Charging boldly forward, let’s try these out! (R code is at the end of the post to implement both of these.) What we can find playing around with the performance of these two approaches makes some intuitive sense. When the shoulder component dominates the shrunkenshoulder Bridge density, we do best (get the most efficient results) by proposing from that shoulder (Normal) distribution. Because most of the target distribution looks like that Normal. When the Bridge component dominates the shrunkenshoulder Bridge density, the reverse is true.
How much better is better? When the scale is much much smaller than the slab width, we get almost perfect performance proposing from the Bridge component, but proposing from the Normal requires hundreds of more tries. When the scale is much much larger than the slab width, the pattern largely reverses. The point of balance seems to be in favor of the Normal, with the Normal performing better for slab widths within maybe an order of magnitude of the scale.^{7} At least, that’s true when the shape is near the 1/4 that I default to using. The shape can change the balance of power greatly.
At this point, we might be satisfied and call it a day. But wouldn’t it be nice if we had a generalpurpose approach? I’ve used a lot of priors on $\tau$ that imply a pretty large range of plausible values, with a lot of mass on small values but the possibility of very large values too.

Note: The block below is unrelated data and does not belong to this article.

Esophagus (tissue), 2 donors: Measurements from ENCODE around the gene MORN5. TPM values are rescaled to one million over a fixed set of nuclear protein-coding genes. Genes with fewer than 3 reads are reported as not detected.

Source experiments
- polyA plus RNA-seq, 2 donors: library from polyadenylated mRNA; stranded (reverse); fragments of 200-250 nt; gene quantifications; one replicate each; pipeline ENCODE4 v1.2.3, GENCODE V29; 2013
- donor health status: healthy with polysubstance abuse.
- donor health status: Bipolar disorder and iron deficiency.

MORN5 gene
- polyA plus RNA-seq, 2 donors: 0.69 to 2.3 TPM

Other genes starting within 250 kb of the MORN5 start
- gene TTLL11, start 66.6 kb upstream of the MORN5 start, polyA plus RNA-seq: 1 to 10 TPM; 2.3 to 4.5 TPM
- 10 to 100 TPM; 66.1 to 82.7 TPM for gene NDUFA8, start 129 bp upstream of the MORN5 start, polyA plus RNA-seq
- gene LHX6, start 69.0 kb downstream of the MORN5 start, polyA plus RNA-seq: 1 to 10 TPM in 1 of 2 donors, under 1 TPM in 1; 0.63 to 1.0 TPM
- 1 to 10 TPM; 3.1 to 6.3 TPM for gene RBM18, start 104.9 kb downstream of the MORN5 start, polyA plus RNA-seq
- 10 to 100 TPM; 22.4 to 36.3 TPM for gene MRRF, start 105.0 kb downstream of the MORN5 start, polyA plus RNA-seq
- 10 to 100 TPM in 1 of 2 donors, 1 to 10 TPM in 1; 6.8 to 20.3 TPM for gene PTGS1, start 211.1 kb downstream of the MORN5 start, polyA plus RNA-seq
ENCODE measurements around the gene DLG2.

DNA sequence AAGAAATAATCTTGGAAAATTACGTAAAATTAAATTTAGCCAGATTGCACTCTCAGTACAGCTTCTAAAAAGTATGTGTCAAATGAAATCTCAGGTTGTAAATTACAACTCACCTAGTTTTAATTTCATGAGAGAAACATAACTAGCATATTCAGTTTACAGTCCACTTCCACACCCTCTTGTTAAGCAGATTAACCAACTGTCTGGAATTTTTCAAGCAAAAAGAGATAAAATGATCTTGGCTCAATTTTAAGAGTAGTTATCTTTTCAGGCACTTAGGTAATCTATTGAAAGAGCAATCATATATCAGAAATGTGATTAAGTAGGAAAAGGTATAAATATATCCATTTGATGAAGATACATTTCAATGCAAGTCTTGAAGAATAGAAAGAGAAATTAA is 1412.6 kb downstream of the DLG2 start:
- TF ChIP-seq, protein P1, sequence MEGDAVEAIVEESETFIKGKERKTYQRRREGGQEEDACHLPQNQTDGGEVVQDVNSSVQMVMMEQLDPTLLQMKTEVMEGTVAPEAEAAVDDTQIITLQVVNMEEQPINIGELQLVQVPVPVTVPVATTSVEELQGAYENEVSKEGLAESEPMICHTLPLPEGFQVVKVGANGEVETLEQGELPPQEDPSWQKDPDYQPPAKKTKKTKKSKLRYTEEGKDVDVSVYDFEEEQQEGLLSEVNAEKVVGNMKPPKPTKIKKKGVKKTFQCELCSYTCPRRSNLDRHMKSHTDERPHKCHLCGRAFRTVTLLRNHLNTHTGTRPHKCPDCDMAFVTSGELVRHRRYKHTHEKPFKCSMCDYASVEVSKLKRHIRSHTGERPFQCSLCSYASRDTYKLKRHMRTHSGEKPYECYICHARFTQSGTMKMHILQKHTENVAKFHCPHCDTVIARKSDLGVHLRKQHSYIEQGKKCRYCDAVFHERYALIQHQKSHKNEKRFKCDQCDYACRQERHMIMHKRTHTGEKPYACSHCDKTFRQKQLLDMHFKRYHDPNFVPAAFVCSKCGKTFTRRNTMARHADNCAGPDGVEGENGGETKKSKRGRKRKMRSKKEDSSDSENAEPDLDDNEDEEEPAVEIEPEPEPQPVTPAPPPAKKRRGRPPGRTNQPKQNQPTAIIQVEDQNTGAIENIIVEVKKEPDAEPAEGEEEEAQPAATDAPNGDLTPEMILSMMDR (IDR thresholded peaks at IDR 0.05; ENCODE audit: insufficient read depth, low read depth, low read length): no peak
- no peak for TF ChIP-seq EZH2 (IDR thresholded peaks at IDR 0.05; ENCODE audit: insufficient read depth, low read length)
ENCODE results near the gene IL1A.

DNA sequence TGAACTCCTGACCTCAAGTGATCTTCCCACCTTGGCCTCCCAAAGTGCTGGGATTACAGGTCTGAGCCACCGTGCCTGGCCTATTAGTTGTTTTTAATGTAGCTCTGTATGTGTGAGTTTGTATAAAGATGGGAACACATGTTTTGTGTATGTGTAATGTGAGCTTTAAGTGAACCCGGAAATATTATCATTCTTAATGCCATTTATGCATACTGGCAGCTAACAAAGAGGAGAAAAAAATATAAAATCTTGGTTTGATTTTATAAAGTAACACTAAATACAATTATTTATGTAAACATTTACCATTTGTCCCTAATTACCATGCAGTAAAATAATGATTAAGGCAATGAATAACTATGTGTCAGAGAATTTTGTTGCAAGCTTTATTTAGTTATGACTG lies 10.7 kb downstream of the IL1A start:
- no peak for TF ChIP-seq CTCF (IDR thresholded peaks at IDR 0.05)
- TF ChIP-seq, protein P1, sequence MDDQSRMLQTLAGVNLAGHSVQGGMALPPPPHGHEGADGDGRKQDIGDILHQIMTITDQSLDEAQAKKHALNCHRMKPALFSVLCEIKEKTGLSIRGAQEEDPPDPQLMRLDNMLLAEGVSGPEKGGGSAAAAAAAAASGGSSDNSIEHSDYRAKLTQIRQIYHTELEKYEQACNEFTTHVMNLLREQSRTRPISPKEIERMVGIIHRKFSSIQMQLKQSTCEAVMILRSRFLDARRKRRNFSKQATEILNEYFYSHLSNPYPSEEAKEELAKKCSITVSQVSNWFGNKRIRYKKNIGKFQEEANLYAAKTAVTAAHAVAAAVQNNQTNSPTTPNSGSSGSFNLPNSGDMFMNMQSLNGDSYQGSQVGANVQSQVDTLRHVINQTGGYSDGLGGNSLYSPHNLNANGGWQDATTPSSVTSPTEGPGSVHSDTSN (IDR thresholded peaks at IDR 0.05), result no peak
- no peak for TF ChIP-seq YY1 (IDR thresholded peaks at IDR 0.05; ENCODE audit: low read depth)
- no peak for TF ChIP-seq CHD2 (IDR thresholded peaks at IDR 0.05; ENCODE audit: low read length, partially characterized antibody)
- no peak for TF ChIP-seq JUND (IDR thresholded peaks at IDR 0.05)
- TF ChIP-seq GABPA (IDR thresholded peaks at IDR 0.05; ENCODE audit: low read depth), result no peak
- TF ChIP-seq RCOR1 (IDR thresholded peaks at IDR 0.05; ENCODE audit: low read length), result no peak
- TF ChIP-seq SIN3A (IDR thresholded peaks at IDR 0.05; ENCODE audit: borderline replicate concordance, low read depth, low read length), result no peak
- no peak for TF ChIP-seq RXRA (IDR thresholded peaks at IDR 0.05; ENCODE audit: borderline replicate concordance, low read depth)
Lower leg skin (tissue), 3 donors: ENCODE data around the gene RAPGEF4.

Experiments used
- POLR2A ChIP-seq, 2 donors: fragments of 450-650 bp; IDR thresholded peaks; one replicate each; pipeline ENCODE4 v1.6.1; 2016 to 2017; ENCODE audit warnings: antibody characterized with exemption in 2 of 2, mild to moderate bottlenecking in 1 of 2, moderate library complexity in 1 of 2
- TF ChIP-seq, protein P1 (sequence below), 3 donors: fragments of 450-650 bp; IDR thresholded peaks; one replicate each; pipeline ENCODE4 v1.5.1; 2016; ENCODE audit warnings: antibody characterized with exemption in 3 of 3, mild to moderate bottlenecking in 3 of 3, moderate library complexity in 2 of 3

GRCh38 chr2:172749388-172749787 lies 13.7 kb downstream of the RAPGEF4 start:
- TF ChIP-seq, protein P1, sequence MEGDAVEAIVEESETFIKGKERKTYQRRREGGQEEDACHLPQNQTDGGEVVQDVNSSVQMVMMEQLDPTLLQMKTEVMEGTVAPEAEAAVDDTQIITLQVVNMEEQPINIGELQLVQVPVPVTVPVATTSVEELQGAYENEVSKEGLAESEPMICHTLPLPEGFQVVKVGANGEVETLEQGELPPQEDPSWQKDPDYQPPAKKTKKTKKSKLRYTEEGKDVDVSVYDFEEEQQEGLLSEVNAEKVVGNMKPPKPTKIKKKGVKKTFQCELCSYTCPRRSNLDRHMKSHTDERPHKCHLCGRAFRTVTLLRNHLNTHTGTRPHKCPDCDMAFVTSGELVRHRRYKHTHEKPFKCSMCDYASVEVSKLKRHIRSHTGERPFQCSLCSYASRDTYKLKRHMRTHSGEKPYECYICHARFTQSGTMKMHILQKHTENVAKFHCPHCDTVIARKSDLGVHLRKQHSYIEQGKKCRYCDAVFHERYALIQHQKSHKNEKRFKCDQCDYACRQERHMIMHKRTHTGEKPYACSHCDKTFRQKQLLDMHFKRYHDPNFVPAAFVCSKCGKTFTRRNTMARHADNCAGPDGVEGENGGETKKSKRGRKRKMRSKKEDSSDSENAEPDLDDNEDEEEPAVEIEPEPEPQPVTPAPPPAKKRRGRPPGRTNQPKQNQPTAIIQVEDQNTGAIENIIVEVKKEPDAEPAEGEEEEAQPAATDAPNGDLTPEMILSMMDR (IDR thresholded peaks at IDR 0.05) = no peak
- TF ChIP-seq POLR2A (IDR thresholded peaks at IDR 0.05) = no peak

Picking a component to propose from
If we could solve for the normalization constant of the shrunkenshoulder Bridge, we could pretty clearly choose between regimes by simply figuring our which proposal has a better $M$. But that isn’t particularly straightforward to do, so we’re left contemplating other approaches.
Beyond the simplicity of being able to directly choose based on the rejection rate, the reality of defining the ideal proposal is not trivially simple. The scale relative to the slab width is clearly important, but so is the shape. The shape likely plays a role both in terms of the tails of the proposal distribution and the shape of the target. The bridge can get pretty flat when $\alpha$ gets small, which both means our proposal has way too much mass in the tails (lots of rejecting) and that in the middle the dominant contribution should be from the shoulder.
However, I have a dumb rule to propose. For a given $\tau,\alpha,\zeta$, determine how much of the unshrunken Bridge mass lies in $[\zeta,\zeta]$. If it is a majority, then propose from the Bridge. If it is not, then propose from the shoulder. This seems to work far better than it should. If I fix $\alpha,\zeta$ and sample $\tau$ from the usual prior^{8}, it very strongly outperforms fixing either proposal. It also rarely seems to require all that many attempts.